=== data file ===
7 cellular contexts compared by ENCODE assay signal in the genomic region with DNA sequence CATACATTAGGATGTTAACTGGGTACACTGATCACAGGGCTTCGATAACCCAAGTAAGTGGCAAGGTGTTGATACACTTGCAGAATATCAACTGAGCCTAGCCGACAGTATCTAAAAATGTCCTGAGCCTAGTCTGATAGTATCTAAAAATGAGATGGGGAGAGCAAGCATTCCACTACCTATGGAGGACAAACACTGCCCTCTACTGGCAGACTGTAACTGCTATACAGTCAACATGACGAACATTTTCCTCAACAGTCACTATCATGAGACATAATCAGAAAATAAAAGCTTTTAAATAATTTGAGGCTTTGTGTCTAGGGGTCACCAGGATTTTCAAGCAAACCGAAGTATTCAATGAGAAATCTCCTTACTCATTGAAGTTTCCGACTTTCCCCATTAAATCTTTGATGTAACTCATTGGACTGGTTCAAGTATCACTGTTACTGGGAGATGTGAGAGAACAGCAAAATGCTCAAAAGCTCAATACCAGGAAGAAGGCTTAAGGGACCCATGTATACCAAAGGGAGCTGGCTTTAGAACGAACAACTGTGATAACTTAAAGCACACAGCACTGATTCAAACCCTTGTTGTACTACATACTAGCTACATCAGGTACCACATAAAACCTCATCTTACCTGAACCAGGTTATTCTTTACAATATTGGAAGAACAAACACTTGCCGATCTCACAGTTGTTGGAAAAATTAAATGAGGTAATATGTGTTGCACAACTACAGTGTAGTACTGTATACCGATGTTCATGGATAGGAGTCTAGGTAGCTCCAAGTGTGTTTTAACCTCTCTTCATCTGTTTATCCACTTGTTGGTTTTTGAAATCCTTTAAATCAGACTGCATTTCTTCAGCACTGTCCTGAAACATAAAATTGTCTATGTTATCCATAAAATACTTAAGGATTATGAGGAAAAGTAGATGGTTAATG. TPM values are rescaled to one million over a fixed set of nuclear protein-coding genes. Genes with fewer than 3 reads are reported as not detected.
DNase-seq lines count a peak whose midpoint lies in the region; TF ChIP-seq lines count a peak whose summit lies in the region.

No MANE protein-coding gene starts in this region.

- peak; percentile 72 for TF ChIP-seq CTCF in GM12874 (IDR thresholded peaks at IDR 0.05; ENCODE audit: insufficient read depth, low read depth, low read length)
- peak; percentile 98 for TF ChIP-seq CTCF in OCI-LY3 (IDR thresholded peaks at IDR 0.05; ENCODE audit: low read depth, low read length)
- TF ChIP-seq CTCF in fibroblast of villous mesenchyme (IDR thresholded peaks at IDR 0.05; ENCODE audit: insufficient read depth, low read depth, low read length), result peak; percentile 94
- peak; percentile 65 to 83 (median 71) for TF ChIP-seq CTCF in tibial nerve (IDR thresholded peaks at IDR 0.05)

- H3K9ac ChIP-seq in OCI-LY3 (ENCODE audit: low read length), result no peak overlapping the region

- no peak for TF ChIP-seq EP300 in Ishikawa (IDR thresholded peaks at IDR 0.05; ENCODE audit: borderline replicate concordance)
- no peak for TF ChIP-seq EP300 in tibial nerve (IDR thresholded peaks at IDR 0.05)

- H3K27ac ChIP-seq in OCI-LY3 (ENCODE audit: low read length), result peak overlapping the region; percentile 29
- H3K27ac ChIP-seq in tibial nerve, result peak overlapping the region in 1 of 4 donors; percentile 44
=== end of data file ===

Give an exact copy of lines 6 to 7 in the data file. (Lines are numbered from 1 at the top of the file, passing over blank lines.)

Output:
- TF ChIP-seq CTCF in fibroblast of villous mesenchyme (IDR thresholded peaks at IDR 0.05; ENCODE audit: insufficient read depth, low read depth, low read length), result peak; percentile 94
- peak; percentile 65 to 83 (median 71) for TF ChIP-seq CTCF in tibial nerve (IDR thresholded peaks at IDR 0.05)